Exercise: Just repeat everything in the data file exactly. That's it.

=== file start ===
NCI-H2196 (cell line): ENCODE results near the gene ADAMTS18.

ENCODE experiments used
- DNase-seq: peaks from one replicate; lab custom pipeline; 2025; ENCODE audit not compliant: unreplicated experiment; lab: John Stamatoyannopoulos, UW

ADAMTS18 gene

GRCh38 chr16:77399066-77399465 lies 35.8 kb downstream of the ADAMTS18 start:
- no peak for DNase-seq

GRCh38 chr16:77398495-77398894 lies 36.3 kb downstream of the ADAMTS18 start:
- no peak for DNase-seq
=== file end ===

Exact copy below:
NCI-H2196 (cell line): ENCODE results near the gene ADAMTS18.

ENCODE experiments used
- DNase-seq: peaks from one replicate; lab custom pipeline; 2025; ENCODE audit not compliant: unreplicated experiment; lab: John Stamatoyannopoulos, UW

ADAMTS18 gene

GRCh38 chr16:77399066-77399465 lies 35.8 kb downstream of the ADAMTS18 start:
- no peak for DNase-seq

GRCh38 chr16:77398495-77398894 lies 36.3 kb downstream of the ADAMTS18 start:
- no peak for DNase-seq